There is a graphic in the report that shows where poverty rates would be if the poverty line were adjusted upward or downwards.


DeNavas-Walt, Carmen; Proctor, Bernadette; Smith, Jessica. (September 2010) Income, Poverty, and Health Insurance Coverage in the United States, 2009 US Census Bureau, Current Population Reports: Consumer Income.

Eckholm, Eric. (16 September 2010)
Poverty Rate Rose Sharply in 2009, Says Census Bureau
. New York Times.

Married people and their wages compared to single people, by gender
Married people and their wages compared to single people, by gender

What works

Thank you, Pew Research, for all of your hard work.

This set of lines does not tell a story about marriage and wages, it poses a question. Let me first take a moment to stop and praise the graph maker for choosing lines instead of bars. This is basically a series of timelines presented on the same axes. When displaying trends, lines are better than boxes. A line can travel over time, a box just sits there. Of course, then, for time series data, unless there is a compelling reason to discourage people from feeling a sense of movement over time, then go with a line. You might want to choose a box or series of boxes if you have reason to believe your dataset is not truly continuous.

Second, let me say that I enjoy the way the context provided here forces the viewer to wonder why it was that the wages of single people flattened out. While it might be tempting – and some have done it – to assume that getting married makes you rich, looking at the trends presented the way they are here makes it hard to jump to that conclusion. We can see changes over time in the relative wages of married and single men and women, but we cannot see any reason to think that it is marriage that leads to increased wages. Folks who study marriage and wages (Andrew Cherlin, Betsy Stevenson and Justin Wolfers, Kathleen Gerson, and many others) have long pointed out that even though there has long been a correlation between marriage and wages (married people tend to have higher wages) we have no idea whether being married leads to higher wages or having higher wages leads to getting/staying married. The set of lines above does a good job of making sure it is difficult to jump to a causal conclusion.

Karen Sternheimer at Everyday Sociology blog which is part of Norton publishing covered this question a long time ago, but she focused on the gender difference in wage returns. It used to be that women benefited economically by getting married but now that women’s and men’s salaries are getting closer to parity, men see a bit more of a per capita bump than do women when they get married.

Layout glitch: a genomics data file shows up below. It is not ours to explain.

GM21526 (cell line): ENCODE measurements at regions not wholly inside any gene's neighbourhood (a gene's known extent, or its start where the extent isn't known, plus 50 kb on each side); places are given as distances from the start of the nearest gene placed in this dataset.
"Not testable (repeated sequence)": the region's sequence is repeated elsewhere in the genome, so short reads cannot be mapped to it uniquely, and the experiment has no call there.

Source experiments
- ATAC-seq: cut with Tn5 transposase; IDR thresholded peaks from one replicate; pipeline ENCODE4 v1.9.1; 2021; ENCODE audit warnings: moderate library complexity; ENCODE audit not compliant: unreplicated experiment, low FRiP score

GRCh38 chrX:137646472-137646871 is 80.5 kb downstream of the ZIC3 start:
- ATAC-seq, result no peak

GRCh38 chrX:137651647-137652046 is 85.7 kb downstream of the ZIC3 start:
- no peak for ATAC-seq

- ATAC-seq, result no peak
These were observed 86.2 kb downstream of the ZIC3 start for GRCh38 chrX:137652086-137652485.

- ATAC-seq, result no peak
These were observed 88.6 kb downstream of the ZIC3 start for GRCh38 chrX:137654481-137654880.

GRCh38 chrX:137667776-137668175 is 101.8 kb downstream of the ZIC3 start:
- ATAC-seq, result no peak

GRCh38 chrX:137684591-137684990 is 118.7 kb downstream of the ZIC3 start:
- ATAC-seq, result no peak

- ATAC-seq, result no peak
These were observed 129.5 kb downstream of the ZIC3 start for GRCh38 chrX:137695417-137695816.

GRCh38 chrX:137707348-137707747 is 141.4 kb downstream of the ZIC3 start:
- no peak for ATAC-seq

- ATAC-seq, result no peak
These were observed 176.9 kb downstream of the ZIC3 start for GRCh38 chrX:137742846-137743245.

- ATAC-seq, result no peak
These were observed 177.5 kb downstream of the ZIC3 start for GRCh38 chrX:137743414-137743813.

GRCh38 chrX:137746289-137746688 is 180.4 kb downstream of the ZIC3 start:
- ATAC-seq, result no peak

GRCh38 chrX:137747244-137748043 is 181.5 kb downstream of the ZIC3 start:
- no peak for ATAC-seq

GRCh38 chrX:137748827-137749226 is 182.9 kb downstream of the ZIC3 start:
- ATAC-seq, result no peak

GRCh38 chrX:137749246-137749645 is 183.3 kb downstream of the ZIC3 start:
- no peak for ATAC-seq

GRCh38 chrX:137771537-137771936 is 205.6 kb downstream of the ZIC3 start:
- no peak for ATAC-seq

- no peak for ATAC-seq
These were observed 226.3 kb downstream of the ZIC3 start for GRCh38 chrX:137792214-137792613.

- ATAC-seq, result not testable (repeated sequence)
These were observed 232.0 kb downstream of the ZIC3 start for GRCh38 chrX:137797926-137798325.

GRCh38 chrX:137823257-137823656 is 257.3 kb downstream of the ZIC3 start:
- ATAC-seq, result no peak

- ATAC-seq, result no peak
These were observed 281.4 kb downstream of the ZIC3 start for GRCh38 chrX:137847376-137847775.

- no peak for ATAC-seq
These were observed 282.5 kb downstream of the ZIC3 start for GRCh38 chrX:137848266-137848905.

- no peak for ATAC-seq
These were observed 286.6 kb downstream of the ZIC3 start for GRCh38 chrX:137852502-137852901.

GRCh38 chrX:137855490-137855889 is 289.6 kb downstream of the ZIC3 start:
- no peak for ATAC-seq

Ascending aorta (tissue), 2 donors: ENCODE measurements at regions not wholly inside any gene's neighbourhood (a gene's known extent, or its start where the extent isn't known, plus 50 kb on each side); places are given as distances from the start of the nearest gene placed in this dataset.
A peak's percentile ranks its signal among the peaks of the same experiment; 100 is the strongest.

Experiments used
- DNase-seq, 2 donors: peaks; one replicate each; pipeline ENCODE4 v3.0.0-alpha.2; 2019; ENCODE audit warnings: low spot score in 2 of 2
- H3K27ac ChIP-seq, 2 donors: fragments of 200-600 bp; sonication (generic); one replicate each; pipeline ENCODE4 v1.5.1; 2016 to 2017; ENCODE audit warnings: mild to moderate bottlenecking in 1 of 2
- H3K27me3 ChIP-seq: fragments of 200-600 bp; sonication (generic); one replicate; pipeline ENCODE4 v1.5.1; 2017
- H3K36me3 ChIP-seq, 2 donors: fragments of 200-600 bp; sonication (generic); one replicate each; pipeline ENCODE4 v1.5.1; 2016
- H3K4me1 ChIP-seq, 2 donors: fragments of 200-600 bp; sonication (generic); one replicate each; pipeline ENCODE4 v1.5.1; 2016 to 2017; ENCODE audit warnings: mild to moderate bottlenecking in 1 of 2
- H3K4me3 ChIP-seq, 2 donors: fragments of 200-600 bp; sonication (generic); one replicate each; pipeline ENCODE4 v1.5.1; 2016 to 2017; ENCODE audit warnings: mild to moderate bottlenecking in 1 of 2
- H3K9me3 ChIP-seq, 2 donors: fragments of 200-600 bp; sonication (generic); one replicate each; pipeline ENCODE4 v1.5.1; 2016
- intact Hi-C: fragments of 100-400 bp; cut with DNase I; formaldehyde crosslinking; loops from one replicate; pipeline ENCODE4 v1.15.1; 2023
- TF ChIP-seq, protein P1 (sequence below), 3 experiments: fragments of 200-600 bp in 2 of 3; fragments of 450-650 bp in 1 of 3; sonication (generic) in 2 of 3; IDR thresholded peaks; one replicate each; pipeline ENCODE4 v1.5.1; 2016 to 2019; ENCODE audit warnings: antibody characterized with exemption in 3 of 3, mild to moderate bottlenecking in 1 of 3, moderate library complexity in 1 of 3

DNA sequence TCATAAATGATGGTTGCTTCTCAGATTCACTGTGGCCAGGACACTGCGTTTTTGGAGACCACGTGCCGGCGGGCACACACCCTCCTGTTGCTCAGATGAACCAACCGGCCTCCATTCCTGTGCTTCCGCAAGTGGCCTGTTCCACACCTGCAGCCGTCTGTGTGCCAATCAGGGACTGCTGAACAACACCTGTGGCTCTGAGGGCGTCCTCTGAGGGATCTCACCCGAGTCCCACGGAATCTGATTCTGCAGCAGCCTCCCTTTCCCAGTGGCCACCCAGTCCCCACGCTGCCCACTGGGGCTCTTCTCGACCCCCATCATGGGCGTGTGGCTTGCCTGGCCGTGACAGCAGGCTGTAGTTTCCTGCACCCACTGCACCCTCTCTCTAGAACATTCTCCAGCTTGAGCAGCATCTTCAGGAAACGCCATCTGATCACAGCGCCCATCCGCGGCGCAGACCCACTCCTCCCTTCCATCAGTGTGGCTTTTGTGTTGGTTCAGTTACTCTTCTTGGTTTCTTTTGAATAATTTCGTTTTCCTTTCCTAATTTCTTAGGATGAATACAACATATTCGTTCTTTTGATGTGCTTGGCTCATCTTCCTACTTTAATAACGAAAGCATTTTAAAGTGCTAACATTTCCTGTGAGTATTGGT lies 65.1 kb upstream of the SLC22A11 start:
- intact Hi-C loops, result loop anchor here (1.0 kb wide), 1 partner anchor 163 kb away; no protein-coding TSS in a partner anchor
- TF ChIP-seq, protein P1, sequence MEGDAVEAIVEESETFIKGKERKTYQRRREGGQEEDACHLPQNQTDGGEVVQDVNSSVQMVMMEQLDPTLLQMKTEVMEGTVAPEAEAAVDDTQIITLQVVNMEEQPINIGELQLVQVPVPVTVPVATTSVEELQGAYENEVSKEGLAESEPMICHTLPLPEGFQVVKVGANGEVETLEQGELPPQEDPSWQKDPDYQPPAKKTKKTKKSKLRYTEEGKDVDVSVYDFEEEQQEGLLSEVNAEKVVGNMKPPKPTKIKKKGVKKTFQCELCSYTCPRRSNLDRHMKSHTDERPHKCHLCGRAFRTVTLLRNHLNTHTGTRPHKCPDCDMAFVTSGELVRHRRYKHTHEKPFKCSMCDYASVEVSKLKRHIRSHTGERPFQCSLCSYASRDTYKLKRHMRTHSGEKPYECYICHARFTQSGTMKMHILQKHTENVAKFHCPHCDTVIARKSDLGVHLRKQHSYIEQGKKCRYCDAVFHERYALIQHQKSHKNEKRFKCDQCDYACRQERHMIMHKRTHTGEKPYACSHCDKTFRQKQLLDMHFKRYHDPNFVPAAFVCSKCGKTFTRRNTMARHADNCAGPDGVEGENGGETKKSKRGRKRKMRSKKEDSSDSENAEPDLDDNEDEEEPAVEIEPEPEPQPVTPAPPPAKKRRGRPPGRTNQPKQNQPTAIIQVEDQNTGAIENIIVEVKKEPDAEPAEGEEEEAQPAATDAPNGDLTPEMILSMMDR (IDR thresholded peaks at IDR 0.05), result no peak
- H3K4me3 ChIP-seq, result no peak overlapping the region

This still does not explain why single people make so much less or whether marriage preceeds the wage increase or the actual or promised high wages attract marriage partners.

Dalton Conley, in Elsewhere, USA, pointed out that what could be more alarming than the distance between single and married people is the way that equality in marriage partners (folks are starting to equalize their strategy for choosing mates – more and more we all want to marry wealthy, attractive people who are likely to continue to be wealthy and attractive. This holds regardless of whether we are men or women.). This means that folks with high incomes marry other folks with high incomes and increase the distance between top earning households and lower earning households. He calls it doubling down, though I suppose if you are a high earner married to another high earner you might consider it doubling up. Either way, the distance between the haves and the have-nots may actually be exacerbated (in some ways) by the sexual revolution, especially if single people’s wages flatten out. I’m thinking in particular of single parents, who are going to be raising kids on sole salaries lower than their married counterparts, for whatever reason. Their kids are competing for spots in the good high schools and colleges with all the kids whose high earning parents doubled up.

I love graphics that make me ask questions.

What needs work

The married men’s trend line ends up looking like a shadow of the married women’s trend line even though men are not actually women’s shadows. I would have recommended a different color scheme to make sure we don’t read men as existing in women’s shadows.


Sternheim, Karen. (2010, February) “Men and Marriage” at Everyday Sociology by W.W. Norton Publishing.